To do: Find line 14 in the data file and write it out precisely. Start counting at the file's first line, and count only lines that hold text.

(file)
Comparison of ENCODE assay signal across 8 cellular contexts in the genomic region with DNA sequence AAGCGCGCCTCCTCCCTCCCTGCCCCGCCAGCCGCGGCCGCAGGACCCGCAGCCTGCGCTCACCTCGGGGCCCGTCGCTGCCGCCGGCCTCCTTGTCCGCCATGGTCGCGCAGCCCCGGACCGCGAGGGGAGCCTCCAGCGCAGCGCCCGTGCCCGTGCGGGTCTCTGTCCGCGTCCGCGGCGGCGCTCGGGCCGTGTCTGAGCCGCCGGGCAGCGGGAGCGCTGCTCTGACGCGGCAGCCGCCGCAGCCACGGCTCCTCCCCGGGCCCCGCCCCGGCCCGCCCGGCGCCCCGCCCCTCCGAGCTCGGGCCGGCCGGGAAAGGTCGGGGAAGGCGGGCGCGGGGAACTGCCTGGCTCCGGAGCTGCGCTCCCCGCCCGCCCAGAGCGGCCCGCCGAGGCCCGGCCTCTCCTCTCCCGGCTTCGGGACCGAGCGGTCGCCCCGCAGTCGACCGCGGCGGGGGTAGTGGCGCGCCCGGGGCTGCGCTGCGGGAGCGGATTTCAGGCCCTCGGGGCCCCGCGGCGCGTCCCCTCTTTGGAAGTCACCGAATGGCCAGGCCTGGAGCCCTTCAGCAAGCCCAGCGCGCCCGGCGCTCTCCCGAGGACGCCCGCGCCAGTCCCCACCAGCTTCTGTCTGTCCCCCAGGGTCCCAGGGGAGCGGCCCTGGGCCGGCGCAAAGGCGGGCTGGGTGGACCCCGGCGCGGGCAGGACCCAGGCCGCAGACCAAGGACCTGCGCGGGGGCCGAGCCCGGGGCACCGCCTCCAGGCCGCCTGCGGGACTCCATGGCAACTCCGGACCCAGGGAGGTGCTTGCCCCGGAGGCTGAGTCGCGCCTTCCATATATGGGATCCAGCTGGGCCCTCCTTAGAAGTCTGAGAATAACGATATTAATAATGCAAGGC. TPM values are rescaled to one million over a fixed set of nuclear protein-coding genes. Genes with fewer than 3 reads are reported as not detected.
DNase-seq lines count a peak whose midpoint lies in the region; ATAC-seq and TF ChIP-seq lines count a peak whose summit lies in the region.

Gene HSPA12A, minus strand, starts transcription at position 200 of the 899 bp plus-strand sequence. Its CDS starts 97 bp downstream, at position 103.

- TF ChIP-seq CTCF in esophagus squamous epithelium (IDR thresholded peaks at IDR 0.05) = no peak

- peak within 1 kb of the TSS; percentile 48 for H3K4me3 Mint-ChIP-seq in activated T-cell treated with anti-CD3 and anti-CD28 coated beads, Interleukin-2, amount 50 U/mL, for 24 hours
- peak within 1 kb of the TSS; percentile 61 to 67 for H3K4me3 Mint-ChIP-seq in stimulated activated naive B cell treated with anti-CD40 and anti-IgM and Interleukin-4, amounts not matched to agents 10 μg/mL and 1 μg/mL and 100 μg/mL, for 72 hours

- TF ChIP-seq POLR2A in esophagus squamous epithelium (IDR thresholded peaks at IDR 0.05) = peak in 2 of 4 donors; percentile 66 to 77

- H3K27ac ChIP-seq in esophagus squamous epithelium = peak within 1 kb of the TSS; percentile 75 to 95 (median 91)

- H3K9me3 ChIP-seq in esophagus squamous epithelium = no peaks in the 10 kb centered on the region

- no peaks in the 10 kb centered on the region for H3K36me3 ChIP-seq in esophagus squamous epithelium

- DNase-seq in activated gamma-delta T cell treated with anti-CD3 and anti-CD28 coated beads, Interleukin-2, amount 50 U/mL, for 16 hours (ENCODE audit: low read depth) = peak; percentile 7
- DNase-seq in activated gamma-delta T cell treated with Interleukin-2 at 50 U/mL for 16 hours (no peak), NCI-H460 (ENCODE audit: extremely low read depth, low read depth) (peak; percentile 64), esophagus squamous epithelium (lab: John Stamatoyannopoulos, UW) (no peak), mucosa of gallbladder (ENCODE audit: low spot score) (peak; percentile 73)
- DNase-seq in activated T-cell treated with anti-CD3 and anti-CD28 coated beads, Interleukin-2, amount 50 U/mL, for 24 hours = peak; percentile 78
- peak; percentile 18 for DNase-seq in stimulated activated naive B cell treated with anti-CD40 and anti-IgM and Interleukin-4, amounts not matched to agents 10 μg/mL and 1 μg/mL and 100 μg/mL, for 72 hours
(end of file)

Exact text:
- peak; percentile 18 for DNase-seq in stimulated activated naive B cell treated with anti-CD40 and anti-IgM and Interleukin-4, amounts not matched to agents 10 μg/mL and 1 μg/mL and 100 μg/mL, for 72 hours